Brain sees women as parts, men as whole
By Grace Kim
Women are more likely to be picked apart by the brain and seen as parts whereas men are processed as a whole, according to a new study published online in the European Journal of Social Psychology on June 29.
A group of psychologists led by Professor Sarah Gervais at the University of Nebraska carried out a series of experiments with 227 undergraduate participants to find out if there is scientific evidence to back up the perception that women are more objectified than men.
In the first experiment, the researchers focused on global processing, how the brain identifies objects as a whole, and local processing, how the brain pays attention to the individual parts of the object. Each person was shown 48 non-sexualized photographs of either a fully clothed young man or woman. After seeing each image, the participants saw two images side-by-side, the original and the modified version with alterations to the chest or waist. They were asked to pick which image they’d seen before.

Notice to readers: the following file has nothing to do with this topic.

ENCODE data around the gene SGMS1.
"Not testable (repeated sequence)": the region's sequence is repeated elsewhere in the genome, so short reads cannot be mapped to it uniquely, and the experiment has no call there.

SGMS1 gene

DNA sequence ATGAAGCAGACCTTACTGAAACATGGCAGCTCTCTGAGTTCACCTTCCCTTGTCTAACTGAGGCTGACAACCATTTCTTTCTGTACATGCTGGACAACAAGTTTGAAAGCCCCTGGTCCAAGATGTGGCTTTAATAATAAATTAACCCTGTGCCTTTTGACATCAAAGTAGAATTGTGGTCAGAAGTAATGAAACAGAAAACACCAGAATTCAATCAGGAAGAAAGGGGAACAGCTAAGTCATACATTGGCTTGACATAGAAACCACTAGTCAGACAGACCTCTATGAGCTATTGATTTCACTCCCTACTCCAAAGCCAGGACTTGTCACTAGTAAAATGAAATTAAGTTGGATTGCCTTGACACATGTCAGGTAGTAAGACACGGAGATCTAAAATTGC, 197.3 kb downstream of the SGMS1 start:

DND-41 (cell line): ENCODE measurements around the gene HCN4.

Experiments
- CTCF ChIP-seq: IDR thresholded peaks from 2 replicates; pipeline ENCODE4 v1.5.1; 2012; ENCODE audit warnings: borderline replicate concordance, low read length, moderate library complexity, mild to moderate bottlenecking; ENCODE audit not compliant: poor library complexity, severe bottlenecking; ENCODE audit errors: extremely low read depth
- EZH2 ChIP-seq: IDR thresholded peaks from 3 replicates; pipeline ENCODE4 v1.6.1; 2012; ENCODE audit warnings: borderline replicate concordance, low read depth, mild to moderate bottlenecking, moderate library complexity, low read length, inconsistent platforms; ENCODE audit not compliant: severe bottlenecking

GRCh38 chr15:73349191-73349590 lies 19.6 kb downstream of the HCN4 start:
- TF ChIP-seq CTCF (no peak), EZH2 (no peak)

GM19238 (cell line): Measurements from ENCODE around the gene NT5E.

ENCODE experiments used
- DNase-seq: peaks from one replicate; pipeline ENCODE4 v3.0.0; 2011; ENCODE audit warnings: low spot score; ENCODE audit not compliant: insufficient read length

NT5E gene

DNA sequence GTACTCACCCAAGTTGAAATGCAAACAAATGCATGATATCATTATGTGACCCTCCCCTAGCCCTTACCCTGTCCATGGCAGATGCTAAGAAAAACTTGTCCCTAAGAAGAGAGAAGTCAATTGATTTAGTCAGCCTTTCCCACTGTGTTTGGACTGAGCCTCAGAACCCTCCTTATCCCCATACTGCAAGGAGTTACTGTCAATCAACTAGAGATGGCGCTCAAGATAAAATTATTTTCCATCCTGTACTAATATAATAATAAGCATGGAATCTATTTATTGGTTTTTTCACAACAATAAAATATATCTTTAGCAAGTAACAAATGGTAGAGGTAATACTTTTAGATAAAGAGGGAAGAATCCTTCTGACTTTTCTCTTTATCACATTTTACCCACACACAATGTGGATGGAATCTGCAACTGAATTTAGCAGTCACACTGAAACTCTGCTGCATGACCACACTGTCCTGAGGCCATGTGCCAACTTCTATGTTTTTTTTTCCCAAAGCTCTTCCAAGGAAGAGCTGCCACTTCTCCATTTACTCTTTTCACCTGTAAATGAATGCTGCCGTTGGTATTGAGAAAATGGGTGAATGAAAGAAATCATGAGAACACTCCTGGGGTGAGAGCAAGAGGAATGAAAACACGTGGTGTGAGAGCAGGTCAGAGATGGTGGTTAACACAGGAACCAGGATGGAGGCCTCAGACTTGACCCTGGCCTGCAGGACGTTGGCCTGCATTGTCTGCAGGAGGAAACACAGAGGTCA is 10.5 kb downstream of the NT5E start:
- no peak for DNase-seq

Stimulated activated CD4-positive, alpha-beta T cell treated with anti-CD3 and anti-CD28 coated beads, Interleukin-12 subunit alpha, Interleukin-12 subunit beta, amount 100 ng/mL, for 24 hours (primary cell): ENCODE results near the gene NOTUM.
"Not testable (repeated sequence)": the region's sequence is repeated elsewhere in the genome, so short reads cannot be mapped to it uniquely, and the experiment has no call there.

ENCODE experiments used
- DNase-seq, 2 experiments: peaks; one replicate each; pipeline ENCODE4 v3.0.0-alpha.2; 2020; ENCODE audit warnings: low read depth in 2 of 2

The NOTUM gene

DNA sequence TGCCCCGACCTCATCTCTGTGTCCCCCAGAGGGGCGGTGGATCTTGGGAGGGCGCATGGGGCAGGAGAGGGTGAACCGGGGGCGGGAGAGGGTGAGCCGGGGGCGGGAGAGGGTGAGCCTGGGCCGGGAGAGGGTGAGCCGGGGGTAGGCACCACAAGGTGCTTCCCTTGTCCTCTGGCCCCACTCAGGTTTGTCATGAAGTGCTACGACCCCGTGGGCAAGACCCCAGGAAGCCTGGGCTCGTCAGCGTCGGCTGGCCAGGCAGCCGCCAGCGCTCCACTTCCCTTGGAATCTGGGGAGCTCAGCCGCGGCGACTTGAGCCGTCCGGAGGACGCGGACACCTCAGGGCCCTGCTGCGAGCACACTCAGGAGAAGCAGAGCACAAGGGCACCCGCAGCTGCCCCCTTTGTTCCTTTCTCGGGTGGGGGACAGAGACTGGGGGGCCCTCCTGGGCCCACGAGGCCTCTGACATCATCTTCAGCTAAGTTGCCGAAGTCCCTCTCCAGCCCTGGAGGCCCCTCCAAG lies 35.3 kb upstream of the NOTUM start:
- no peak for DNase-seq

With female images, the participants were better at recognizing individual parts than they were at matching whole-body photographs to the originals. On the other hand, the undergraduates were better at recognizing men as a whole than as individual parts.
Gervais and her colleagues preceded the photographs used in the first experiment with images of letters made up of a mosaic of tiny letters for the second experiment. The group of participants who were asked to see the big letter became less likely to objectify women than the group that identified the tiny letters.
Gervais said that the media is “a prime suspect” to the reason men and women bodies are processed differently since the second experiment shows that local processing of women is “an easy habit to overcome.”